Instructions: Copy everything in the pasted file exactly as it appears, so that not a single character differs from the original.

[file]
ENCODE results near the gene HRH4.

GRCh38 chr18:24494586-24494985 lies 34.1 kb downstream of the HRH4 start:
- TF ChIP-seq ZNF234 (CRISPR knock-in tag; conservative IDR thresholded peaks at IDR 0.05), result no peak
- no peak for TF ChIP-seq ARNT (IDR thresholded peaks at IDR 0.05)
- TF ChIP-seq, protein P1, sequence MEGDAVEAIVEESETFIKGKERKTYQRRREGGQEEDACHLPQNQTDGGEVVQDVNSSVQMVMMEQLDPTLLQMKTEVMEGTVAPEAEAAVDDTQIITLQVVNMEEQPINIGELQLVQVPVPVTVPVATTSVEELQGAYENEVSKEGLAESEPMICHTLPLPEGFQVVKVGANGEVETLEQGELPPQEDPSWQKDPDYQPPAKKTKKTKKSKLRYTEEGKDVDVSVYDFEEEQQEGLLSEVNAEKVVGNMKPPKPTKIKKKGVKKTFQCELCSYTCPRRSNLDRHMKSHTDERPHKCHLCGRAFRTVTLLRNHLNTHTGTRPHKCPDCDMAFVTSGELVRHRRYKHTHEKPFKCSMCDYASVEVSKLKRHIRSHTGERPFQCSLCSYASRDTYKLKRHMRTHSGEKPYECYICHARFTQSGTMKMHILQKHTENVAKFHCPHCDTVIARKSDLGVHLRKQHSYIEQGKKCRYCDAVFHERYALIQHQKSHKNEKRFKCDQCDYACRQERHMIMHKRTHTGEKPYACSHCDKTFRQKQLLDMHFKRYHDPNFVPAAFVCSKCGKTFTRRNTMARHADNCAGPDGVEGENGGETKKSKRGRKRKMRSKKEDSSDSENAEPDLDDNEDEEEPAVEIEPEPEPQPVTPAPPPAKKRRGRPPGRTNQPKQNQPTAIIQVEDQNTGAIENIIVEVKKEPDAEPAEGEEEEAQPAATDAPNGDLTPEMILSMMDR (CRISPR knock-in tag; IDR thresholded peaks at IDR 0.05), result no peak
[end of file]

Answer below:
ENCODE results near the gene HRH4.

GRCh38 chr18:24494586-24494985 lies 34.1 kb downstream of the HRH4 start:
- TF ChIP-seq ZNF234 (CRISPR knock-in tag; conservative IDR thresholded peaks at IDR 0.05), result no peak
- no peak for TF ChIP-seq ARNT (IDR thresholded peaks at IDR 0.05)
- TF ChIP-seq, protein P1, sequence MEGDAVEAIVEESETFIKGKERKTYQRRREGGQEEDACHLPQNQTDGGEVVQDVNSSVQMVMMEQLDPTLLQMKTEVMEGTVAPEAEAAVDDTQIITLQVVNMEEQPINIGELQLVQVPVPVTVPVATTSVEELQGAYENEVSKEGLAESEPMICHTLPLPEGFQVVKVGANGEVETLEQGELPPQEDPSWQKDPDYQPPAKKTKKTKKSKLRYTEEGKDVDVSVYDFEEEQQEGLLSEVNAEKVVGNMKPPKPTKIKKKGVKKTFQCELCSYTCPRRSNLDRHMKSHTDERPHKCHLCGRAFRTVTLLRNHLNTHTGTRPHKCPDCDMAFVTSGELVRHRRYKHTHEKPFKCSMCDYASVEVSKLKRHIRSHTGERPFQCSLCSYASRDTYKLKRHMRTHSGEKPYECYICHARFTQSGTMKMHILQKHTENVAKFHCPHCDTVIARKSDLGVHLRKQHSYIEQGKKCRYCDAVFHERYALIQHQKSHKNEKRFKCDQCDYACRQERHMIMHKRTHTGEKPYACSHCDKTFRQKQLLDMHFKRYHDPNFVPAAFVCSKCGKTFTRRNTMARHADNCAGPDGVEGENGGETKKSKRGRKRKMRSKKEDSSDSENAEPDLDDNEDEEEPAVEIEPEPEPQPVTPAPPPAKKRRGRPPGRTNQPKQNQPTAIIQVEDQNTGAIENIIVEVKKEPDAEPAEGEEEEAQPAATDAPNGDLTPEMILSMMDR (CRISPR knock-in tag; IDR thresholded peaks at IDR 0.05), result no peak